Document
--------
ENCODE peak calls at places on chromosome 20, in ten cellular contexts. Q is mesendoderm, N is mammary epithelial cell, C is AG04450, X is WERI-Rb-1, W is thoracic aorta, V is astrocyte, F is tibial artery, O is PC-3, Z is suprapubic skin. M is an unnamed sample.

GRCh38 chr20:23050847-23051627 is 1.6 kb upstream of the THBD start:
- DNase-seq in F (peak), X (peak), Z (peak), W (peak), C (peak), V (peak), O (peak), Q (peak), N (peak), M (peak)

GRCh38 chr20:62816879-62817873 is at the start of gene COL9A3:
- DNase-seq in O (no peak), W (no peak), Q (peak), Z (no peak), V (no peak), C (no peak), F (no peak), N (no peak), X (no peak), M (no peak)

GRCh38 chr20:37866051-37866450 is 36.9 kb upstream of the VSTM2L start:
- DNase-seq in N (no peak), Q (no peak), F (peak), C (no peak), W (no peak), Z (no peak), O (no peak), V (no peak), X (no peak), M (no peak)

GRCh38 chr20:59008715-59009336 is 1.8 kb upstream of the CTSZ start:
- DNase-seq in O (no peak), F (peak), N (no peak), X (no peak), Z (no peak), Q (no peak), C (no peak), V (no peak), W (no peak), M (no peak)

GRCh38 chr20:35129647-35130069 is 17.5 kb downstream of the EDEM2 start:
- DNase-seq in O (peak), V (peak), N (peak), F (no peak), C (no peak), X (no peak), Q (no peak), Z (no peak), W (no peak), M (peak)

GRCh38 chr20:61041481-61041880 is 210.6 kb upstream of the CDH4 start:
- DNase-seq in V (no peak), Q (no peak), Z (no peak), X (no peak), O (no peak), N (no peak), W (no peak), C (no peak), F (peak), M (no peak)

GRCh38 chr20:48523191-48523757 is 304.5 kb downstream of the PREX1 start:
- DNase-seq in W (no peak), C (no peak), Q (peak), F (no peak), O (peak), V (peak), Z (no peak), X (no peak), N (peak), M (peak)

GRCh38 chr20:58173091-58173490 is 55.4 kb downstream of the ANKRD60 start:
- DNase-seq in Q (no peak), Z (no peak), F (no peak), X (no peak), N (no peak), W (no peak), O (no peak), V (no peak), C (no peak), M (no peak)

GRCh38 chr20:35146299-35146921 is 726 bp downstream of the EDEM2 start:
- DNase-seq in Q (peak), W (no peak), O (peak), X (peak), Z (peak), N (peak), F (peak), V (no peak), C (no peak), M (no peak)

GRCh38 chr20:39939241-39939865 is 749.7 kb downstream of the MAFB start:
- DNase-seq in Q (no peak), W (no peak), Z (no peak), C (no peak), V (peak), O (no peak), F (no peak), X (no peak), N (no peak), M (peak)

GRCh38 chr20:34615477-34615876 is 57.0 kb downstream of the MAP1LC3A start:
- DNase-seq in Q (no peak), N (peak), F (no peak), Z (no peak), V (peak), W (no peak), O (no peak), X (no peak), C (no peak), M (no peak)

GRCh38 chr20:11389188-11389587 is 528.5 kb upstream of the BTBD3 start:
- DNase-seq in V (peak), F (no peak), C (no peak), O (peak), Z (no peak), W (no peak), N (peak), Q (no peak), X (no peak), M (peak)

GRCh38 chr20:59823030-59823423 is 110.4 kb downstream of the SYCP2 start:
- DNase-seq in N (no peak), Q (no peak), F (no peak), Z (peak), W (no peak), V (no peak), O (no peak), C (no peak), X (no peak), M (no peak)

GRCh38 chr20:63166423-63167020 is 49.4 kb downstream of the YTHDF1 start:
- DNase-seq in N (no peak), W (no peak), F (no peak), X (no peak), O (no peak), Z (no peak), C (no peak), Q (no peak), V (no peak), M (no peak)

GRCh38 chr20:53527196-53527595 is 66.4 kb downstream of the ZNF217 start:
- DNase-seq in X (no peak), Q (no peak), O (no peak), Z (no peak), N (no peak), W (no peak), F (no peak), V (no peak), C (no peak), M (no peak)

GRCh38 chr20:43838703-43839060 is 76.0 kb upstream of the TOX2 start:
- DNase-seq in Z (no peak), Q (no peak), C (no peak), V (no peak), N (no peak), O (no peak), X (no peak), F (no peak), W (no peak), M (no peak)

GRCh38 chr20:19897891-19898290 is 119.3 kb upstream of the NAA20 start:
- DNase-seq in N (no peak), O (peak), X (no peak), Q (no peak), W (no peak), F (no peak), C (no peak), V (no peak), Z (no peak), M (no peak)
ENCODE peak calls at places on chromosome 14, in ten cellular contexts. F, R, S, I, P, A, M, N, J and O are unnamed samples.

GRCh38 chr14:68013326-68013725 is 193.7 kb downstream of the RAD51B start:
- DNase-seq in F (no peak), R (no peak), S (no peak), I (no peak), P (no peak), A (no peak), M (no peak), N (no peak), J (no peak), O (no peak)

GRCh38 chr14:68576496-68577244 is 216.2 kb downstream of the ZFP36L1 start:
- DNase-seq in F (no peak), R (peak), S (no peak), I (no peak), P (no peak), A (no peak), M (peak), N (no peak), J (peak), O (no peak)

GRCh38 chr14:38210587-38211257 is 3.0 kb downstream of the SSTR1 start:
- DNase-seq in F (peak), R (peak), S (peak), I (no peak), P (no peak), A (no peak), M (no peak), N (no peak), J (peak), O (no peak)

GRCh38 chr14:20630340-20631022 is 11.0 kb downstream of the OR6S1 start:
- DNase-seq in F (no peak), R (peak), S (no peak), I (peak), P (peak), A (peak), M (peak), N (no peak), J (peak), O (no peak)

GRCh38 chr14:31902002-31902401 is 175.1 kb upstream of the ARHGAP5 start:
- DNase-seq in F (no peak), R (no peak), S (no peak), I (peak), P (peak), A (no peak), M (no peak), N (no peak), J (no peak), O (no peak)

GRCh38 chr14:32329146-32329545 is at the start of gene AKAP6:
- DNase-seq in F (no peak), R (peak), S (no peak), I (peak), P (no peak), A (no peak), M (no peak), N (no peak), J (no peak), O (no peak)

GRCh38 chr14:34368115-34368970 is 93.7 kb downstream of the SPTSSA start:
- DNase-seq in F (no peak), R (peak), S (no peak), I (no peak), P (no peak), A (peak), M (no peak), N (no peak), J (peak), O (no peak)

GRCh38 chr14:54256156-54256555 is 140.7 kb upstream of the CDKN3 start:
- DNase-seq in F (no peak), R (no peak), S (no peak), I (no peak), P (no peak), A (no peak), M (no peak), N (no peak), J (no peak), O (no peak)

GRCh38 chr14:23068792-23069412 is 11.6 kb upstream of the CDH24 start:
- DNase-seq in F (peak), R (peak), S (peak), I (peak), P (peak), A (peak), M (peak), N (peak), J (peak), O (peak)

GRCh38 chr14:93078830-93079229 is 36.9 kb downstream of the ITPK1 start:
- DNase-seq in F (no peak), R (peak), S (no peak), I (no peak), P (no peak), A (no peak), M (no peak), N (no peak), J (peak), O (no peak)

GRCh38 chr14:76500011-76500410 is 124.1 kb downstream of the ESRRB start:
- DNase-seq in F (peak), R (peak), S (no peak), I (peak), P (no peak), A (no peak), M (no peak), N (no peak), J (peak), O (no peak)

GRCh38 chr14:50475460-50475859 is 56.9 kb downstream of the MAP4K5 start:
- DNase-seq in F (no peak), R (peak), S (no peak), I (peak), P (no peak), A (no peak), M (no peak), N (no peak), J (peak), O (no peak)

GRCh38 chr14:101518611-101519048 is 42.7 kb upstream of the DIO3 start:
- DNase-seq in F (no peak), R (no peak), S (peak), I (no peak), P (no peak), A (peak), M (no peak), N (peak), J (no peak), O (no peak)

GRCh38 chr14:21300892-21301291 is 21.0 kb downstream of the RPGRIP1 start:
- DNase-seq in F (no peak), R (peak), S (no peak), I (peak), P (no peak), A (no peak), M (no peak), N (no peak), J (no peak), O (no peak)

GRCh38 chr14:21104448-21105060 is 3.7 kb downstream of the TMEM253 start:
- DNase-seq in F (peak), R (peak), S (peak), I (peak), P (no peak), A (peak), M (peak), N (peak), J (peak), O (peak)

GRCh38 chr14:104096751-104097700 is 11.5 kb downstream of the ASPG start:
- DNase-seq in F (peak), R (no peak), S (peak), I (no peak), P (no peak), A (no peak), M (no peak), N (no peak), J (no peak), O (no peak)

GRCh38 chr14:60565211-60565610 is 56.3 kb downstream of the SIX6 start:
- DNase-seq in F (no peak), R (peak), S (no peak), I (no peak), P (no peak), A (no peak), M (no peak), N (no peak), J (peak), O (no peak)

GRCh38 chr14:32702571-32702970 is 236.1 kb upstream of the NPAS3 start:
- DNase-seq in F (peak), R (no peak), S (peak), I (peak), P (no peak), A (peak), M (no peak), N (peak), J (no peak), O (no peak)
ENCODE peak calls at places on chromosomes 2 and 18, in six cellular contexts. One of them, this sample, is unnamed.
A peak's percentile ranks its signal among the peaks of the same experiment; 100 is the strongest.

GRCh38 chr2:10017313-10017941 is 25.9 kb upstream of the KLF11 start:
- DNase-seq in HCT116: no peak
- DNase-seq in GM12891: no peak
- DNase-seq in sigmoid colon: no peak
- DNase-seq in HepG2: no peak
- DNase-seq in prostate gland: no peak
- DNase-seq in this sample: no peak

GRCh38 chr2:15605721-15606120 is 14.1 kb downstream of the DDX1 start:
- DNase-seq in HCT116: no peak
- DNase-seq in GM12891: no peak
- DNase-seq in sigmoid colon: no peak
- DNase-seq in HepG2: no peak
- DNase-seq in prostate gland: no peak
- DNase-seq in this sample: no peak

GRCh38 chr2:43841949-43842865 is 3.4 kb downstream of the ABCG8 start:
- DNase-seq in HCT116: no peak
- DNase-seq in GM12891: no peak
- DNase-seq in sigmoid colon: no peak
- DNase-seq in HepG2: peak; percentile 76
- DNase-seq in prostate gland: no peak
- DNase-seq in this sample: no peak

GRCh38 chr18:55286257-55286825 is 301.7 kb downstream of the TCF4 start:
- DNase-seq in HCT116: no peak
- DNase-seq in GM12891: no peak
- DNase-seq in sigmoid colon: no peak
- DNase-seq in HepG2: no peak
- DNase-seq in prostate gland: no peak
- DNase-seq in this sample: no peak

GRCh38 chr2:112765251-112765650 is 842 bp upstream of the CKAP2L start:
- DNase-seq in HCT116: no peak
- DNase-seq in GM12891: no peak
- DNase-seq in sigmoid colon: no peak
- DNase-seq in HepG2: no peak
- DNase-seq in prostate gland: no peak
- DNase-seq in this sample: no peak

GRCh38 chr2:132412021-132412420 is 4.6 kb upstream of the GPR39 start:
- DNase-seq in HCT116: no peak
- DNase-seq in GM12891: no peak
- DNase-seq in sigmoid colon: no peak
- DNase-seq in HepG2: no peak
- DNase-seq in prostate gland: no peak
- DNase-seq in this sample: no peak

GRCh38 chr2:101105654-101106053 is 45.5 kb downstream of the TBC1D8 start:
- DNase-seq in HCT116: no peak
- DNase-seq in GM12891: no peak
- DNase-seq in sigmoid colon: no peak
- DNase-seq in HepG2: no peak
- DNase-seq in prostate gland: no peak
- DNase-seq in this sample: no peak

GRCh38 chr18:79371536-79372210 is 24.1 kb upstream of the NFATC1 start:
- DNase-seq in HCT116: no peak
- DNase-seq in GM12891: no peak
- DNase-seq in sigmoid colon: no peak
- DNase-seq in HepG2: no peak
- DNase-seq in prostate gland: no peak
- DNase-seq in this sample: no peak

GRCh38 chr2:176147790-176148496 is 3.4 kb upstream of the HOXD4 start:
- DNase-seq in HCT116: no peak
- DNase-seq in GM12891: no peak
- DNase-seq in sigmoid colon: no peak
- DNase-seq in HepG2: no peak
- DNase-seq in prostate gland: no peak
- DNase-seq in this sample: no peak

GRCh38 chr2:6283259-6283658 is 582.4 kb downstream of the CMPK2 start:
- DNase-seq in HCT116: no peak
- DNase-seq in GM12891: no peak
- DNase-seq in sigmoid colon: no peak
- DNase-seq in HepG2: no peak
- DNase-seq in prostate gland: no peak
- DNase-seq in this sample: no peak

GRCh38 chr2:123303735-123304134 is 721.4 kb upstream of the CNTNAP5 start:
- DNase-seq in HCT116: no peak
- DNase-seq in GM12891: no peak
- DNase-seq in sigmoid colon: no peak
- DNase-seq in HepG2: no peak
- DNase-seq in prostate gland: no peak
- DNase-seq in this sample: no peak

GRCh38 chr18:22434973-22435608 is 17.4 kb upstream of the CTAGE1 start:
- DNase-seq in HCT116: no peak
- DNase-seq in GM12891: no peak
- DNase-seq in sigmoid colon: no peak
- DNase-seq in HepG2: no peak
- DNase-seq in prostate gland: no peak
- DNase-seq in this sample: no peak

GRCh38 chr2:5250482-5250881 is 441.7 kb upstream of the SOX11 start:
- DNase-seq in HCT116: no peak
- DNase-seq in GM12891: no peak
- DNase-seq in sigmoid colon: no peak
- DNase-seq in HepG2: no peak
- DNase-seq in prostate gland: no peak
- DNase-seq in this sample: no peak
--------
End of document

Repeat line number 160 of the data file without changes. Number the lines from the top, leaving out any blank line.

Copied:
- DNase-seq in HCT116: no peak